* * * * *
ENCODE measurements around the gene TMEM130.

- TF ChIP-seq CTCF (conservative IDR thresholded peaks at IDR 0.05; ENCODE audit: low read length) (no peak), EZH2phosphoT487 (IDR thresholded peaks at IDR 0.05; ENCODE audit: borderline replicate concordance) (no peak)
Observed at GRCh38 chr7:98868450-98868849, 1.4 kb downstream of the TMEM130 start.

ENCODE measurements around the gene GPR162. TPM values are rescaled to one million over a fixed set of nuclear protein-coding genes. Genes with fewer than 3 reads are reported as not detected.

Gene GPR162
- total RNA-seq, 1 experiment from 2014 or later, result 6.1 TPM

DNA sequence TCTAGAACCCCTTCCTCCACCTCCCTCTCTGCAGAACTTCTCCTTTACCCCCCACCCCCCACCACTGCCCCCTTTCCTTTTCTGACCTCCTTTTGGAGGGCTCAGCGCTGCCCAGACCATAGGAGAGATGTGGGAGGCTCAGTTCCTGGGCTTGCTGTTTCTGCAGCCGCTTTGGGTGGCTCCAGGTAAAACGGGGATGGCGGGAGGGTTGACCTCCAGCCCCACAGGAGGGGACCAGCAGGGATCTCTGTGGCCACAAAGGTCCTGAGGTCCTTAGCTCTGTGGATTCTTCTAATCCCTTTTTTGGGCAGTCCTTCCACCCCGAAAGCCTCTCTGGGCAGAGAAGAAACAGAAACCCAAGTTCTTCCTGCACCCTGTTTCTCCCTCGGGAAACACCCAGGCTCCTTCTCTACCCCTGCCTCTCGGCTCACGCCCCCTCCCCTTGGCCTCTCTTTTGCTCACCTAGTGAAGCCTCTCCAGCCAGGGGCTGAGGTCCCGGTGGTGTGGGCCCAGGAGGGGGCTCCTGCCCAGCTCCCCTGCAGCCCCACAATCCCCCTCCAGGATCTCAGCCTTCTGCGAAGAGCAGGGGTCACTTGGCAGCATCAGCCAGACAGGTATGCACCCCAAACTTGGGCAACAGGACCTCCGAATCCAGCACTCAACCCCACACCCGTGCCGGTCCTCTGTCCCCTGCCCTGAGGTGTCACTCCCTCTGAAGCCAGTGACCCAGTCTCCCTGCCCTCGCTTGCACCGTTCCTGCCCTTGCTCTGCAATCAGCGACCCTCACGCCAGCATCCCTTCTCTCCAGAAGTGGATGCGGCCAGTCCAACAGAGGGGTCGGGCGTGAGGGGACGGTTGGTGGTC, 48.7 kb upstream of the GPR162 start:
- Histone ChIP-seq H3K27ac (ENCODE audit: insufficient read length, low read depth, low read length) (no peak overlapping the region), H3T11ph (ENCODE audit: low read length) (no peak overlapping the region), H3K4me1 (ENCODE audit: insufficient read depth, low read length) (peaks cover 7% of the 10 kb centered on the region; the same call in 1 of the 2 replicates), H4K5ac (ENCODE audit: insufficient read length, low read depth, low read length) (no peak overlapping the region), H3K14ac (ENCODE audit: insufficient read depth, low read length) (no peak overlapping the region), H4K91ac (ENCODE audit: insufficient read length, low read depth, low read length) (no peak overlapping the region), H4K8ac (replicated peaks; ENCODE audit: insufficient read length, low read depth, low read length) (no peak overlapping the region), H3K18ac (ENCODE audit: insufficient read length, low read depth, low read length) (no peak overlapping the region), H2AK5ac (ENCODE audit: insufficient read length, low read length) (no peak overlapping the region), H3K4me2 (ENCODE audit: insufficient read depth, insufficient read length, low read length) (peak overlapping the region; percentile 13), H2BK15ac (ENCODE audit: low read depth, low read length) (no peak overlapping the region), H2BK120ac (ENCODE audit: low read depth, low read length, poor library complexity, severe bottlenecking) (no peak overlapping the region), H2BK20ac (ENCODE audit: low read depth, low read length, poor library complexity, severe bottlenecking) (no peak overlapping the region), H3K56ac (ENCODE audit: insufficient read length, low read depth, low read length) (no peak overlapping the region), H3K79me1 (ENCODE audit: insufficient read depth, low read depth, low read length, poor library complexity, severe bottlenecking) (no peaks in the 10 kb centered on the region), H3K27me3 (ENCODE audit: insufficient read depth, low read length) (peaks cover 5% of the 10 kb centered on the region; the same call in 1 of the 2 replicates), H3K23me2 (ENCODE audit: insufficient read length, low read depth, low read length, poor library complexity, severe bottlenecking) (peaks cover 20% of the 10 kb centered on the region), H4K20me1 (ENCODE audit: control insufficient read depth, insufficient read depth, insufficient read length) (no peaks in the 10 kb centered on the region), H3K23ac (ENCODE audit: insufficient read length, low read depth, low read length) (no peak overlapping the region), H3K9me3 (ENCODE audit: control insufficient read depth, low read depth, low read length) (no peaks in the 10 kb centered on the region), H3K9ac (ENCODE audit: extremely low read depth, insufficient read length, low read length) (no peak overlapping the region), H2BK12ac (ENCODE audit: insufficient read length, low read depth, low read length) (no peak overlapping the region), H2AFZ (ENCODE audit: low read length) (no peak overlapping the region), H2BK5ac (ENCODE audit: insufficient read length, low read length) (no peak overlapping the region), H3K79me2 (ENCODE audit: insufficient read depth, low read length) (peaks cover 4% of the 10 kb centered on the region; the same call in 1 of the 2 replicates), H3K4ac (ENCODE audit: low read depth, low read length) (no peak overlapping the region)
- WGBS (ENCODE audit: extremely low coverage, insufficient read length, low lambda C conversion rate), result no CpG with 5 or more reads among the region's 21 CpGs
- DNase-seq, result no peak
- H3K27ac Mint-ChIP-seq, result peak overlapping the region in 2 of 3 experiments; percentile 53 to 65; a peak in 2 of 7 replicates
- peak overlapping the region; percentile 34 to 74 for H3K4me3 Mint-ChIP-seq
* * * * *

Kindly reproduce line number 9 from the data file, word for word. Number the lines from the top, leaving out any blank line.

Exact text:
- WGBS (ENCODE audit: extremely low coverage, insufficient read length, low lambda C conversion rate), result no CpG with 5 or more reads among the region's 21 CpGs